I used to be the mom who worked all the time. Before the small people left for school, as we were all getting ready, while they were gone for the day, as they arrived home and again after they went to bed. By this, I mean, it was my goal to squeeze in any available-minute-spare-minute-last minute ounce of work possible. You see, I love my work. I do.
But I also love my small people.
And they started to notice the disparity. And mimic it. The way that small people do: "Mommy, I'll be with you in one minute... (finger perched in the air)" Sound familiar? More appropriately, does the reflection fit?
It did me. And I didn't necessarily love what I was seeing. I've always known that my small people do as I do, not as I say, and this was certainly no exception. As they arrived home from school, they were looking for me to shut it all down, and to focus on them and only them. They deserved that.
My small girl started to capture pictures of me working. Because it was "fun." Except it wasn't, right?
So, we created a system of rules that moderate how our school afternoons fall into place; they serve not only me, but also my small people.
Stop what you are doing. This was, by far, the biggest adjustment for me. I'm used to the, "I'm almost done" mentality. It did take some time to adjust to the notion that 3:35 is my knock-off. Period. No "I'm almost there." No "I'll be with you in a minute." Instead, complete focus and energy radiates towards those smiling faces as they walk in. I need to be ready, prepped, happy and expectant.
Ask questions. Let's be honest, the small people won't always want to talk to me and share about their days, but for now they do. And I have every intention of taking advantage of it while I can. Did they learn anything? Was their day fun? Stressful? Crazy? Tell. Me. More.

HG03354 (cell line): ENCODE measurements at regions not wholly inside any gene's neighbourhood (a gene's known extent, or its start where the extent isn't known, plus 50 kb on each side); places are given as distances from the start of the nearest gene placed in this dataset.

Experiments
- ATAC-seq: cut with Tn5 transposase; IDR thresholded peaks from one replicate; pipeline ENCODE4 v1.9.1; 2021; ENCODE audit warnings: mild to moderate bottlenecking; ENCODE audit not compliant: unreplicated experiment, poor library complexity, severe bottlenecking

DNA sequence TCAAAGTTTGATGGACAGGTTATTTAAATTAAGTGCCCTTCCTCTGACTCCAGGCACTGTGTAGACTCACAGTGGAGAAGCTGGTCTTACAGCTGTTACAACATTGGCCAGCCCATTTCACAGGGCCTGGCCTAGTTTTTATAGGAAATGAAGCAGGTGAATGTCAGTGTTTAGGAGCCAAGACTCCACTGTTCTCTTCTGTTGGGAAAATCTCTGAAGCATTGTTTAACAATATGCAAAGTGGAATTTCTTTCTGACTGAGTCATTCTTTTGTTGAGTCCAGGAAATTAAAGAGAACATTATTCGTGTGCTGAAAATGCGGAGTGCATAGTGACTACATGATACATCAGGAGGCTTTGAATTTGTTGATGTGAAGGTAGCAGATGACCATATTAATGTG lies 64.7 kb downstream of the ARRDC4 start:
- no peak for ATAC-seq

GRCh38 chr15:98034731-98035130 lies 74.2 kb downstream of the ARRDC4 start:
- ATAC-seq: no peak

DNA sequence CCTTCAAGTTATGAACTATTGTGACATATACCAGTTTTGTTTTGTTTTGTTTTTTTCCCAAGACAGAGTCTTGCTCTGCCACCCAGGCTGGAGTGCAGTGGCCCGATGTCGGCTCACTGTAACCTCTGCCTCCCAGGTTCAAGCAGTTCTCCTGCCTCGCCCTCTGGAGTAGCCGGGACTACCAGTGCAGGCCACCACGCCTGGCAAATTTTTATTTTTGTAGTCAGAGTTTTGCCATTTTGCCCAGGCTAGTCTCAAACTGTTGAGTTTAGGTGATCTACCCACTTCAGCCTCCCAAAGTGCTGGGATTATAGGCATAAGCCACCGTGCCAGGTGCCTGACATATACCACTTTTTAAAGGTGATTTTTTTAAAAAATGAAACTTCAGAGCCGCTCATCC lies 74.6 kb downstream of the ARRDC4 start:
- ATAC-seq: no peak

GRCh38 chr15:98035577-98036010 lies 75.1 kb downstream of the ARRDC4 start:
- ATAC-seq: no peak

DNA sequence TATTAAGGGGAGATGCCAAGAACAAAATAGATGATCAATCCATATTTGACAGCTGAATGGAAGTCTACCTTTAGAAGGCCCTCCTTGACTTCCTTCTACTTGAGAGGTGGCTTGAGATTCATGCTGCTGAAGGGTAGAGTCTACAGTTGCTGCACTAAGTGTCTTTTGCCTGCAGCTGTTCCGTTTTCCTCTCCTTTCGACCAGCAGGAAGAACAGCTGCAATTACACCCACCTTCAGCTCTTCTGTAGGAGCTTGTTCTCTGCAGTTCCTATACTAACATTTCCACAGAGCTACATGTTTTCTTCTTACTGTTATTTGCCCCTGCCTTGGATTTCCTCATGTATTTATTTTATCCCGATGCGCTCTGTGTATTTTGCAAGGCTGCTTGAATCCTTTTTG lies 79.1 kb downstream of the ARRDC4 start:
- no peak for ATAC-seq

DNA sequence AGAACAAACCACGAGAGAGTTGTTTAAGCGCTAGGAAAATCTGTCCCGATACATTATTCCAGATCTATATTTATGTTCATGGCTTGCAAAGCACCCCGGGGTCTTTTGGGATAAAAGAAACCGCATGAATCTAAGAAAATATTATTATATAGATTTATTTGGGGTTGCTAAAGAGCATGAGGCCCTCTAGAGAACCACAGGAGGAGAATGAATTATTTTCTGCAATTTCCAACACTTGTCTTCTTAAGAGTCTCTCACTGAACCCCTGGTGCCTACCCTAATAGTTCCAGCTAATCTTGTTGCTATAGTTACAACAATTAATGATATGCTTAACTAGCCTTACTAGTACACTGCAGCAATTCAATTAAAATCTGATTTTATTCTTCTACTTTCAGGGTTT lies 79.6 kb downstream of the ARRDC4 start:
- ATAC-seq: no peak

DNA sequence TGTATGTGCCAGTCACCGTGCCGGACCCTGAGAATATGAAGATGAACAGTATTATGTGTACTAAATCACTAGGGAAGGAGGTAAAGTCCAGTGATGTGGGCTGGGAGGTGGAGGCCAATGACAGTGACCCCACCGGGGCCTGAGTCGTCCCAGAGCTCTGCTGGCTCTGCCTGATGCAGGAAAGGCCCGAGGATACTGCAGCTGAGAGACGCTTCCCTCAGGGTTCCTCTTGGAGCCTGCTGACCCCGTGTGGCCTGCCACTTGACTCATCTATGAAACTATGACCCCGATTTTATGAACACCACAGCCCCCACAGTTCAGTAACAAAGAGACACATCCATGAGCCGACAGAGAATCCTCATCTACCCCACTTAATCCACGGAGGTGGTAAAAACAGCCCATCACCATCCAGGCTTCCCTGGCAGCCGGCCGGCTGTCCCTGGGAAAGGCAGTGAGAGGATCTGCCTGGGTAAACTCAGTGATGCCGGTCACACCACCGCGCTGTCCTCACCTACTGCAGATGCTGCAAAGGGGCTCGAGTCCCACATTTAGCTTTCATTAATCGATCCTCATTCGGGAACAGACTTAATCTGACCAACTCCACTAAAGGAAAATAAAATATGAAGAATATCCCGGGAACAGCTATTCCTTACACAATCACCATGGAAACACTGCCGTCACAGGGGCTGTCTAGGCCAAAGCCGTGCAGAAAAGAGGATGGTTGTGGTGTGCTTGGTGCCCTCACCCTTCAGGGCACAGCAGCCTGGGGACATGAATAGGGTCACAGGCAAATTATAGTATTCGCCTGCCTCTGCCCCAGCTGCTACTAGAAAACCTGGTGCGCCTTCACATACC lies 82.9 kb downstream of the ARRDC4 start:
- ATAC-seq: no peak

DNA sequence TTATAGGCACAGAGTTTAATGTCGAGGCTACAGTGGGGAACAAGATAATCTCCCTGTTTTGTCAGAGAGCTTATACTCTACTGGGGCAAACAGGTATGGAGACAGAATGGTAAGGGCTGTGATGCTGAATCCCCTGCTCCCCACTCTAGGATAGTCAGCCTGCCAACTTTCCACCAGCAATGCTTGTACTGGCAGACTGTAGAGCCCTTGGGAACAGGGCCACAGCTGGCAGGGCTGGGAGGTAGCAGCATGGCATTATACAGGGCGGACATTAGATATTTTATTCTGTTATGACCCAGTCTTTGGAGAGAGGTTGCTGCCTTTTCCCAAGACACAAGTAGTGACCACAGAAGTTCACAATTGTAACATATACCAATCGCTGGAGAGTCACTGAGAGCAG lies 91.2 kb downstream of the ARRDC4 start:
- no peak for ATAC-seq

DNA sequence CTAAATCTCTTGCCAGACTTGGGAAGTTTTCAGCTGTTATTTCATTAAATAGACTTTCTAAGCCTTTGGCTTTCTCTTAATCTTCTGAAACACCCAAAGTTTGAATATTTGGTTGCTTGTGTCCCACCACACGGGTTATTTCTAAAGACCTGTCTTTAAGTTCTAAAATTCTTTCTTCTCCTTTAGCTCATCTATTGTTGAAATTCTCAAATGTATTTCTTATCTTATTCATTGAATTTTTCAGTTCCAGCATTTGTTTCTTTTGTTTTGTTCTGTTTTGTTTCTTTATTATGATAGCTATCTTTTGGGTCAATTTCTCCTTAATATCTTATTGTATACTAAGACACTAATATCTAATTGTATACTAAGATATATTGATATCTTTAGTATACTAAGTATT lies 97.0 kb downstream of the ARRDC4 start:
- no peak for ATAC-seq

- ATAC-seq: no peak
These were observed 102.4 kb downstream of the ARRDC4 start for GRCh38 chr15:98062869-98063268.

Listen. You know all those questions you asked? You need to listen for the answers, not reach for your phone to respond to a text or email. Sometimes they tell you eons more than what you asked for: who was kind, who wasn't... what books they are thinking about reading... why the science fair sounds fun even though they don't have to do it... even how they might actually like someone in their class (the horror!).
Let them play. We used to jump right into homework, but found that the small people needed a little stress relief before their brains jumped right into the next section of work. Even 15 minutes of play can help them to let go and refocus. I found that their ability to sit still and get their work done was limited when I expected them to get started the second they walked in the door.
Feed them. My small people walk in the door asking for a snack and a drink. If you are anything like me, you are trying to focus on pulling some of the "good stuff" out of the pantry and fridge. We look to fruit, cheese, trail mix and juices they love (that I can feel good about). Recently Mott's sent us some of their new innovative flavors to try. The amazing news: 40 percent less sugar than fruit juices and no artificial sweeteners. Not to mention delicious flavors: Fruit Punch Rush, Wild Grape Surge and Strawberry Boom. The biggest hit in our home was Fruit Punch Rush. It's like summer in a bottle (and you know we are desperate for that around here). I'm grateful that the small people can reach for something to nourish them after school. There is drinking, sharing, cheers and even some homework accomplished.
Hug them. If I'm honest, this is actually one of the first things I do as 3:35 hits. I've actually said so many times to my small people, "I don't think I've had enough hugs today," that they now say it back to me whenever they feel even the slightest need. It serves us all well. And it means the hugs happen daily: when they need, when I need, when anyone needs.
What is your afternoon routine and how does it help you and your small people to get set for the rest of the day and stay connected?
This conversation is sponsored by Mott's, but as always, all thoughts and opinions are mine and mine alone.
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